By Amanda Arnold, AICP
It seems like everything has a day or a month associated with it these days, particularly on social media. There’s “National Son’s Day,” “National Hot Fudge Sundae Day,” and “National Mutt Day” (which is coming up in December, by the way) to name just a few. Then, of course, there’s “the holiday season,” which now stretches from October to January. So, it’s not surprising that National Community Planning Month might get lost in the shuffle.
Diverse Elements Contribute to Community Planning
National Community Planning Month is promoted by the American Planning Association in October as a way to celebrate the diverse work that planners do across our country each day. There are all sorts of planners. Planners can focus on:
Transportation. Planners work on long-range transportation plans as part of comprehensive planning. Many planners specialize in transit-oriented development or other land use efforts that support the link between how we use our land and how we get around. Planners also work on bike and pedestrian plans.
Parks and natural resources. Like transportation, parks are a major part of our urban fabric, and planners frequently work on park and recreation plans. Some planners opt for working on a larger scale, assisting in preserving our natural resources through land management.
Economic development. Many planners specialize in ensuring the economic well-being of an area or assisting with development of specific sites.
Urban design. Speaking of specific sites, planners help plan development. Some planners work with developers. Others work with municipalities. All work to create the best built environment possible.
Zoning. Not only do planners help communities articulate a long-term vision, but they also help implement it, and one tool for that is a zoning code. Planners write codes and work to ensure that development follows them.
Overall community well-being. While many planners focus on the built environment, planning also has a social aspect, and planners frequently work with communities to use all the elements above to create neighborhoods where people want to live and, more importantly, where they will thrive.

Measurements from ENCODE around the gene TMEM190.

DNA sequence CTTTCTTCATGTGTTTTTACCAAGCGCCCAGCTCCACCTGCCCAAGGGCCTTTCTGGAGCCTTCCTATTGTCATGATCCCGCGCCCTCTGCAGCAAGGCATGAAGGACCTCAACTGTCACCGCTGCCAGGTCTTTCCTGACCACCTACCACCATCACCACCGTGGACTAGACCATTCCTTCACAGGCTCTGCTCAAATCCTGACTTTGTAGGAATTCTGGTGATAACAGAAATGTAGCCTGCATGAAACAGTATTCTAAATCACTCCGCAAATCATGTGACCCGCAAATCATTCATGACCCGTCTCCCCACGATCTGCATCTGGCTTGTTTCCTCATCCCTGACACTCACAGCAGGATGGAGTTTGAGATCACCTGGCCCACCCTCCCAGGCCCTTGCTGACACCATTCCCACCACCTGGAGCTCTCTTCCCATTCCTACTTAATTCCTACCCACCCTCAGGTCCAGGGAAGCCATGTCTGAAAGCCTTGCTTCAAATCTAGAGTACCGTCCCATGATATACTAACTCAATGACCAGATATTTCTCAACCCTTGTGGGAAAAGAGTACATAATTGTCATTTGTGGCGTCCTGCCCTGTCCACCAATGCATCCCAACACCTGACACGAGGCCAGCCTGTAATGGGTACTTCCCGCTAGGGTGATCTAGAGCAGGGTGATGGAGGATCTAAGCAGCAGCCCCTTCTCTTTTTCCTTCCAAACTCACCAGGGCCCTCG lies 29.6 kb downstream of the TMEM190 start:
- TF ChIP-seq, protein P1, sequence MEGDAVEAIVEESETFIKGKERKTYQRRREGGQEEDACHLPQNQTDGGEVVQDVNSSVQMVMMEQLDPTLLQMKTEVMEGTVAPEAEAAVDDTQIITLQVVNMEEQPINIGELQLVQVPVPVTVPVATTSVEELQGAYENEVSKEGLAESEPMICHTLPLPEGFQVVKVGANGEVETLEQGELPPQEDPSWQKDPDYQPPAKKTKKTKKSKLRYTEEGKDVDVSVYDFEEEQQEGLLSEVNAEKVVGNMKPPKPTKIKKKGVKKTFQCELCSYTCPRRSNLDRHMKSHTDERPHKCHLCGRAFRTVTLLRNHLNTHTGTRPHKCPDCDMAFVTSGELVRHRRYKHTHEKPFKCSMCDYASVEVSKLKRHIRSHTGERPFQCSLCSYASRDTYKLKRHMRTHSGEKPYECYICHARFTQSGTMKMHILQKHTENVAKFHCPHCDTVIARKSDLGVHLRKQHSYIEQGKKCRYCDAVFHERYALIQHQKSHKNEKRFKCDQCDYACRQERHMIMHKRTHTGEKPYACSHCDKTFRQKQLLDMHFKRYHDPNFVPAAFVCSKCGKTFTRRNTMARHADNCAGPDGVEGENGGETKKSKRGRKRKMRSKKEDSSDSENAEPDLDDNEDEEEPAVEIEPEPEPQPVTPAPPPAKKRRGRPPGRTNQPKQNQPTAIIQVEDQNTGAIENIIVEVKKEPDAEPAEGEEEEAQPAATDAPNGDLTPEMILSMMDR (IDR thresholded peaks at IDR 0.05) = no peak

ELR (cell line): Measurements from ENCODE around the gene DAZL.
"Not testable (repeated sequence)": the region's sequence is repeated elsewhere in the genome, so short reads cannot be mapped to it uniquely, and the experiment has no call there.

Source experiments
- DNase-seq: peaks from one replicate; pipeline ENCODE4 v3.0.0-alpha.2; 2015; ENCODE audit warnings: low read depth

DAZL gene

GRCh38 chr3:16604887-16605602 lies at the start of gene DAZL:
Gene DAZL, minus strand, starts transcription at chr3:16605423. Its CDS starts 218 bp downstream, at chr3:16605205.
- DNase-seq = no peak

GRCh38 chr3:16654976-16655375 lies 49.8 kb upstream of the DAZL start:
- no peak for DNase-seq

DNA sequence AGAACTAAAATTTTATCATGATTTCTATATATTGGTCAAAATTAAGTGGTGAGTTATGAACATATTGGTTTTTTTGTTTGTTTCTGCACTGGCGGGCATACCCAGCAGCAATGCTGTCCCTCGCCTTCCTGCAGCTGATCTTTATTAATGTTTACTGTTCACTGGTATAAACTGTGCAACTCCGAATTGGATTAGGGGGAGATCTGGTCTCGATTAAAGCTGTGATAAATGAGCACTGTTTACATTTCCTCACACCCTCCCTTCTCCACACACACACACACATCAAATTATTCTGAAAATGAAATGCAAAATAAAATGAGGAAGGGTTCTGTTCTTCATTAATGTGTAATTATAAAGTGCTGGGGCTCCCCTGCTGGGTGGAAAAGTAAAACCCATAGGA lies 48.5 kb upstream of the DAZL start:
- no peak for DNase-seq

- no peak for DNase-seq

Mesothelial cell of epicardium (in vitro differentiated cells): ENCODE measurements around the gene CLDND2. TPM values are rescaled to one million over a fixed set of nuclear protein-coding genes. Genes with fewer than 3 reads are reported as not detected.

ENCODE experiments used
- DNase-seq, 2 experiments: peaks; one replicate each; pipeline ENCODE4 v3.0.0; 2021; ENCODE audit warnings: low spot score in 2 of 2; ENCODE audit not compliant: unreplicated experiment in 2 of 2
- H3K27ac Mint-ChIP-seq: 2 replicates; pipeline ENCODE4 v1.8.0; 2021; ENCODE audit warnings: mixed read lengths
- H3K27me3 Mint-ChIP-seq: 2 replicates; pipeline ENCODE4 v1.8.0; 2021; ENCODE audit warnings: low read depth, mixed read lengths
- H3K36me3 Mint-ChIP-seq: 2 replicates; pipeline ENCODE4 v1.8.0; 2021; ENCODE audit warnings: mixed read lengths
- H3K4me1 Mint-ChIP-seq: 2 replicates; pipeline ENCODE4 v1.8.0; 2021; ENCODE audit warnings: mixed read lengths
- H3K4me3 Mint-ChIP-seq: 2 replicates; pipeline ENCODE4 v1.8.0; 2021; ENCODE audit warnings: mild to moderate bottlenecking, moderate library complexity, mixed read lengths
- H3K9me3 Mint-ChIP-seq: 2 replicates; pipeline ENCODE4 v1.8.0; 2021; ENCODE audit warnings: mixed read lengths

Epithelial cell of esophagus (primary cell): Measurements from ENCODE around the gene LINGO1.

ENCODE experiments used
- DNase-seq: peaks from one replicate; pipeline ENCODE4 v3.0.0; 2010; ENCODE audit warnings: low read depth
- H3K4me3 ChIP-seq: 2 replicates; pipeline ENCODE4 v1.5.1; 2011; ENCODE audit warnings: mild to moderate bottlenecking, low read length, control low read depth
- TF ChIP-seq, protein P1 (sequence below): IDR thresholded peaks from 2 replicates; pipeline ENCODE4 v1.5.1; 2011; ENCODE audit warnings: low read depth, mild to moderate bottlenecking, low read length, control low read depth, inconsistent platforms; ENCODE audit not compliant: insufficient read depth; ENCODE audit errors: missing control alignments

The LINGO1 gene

What Issues and Topics Do Planners Work to Improve?
Recently, I spent four days traveling through Wisconsin providing downtown planning workshops for small communities. The diversity of issues they are tackling was astounding – from housing to business development to infrastructure needs. At Ayres, our Development Services team spans three geographies – the Front Range of Colorado and Wyoming, Florida and the Southeast, and Wisconsin and the surrounding states – so we’re constantly working with communities on new and unique challenges.
About the Expert:
Amanda Arnold, AICP, has provided planning expertise as a consultant and from a variety of public sector positions, having worked for a regional planning commission, a transit authority, and jurisdictions of various sizes. Her vast experience includes completing comprehensive plans, overseeing capital improvement projects, coordinating with neighborhood groups, and reviewing subdivision and site plans.
I’m thankful that I’m able to pull on the visioning, design, graphic, policy, and economic skills of my colleagues; so, as I reflect on National Community Planning Month, I do feel like celebrating it. Cities are complicated places, and as we tackle bouncing back from a historic pandemic, preparing for new technology that is shaping our driving and shopping habits, and planning for new housing demands brought about by changing demographics, planners provide the guidance to keep our communities thriving.
Case In Point: Rib Mountain Drive Corridor Plan
One of the best things about planning is watching a vision become reality. Sometime this can take several steps. Last year in Rib Mountain, Wisconsin, the Ayres staff helped the community by drafting a corridor master plan to address how to transition from big box retail to a more sustainable form of development. This forward-thinking community wants to plan for future changes in transportation, retail, and demographics. Now, Ayres is helping to implement some of the plan recommendations by assisting the Town with an overhaul of its zoning ordinance. The new code will promote more mixed-use development and will be a more user-friendly document that will help community leaders and developers create the community they want.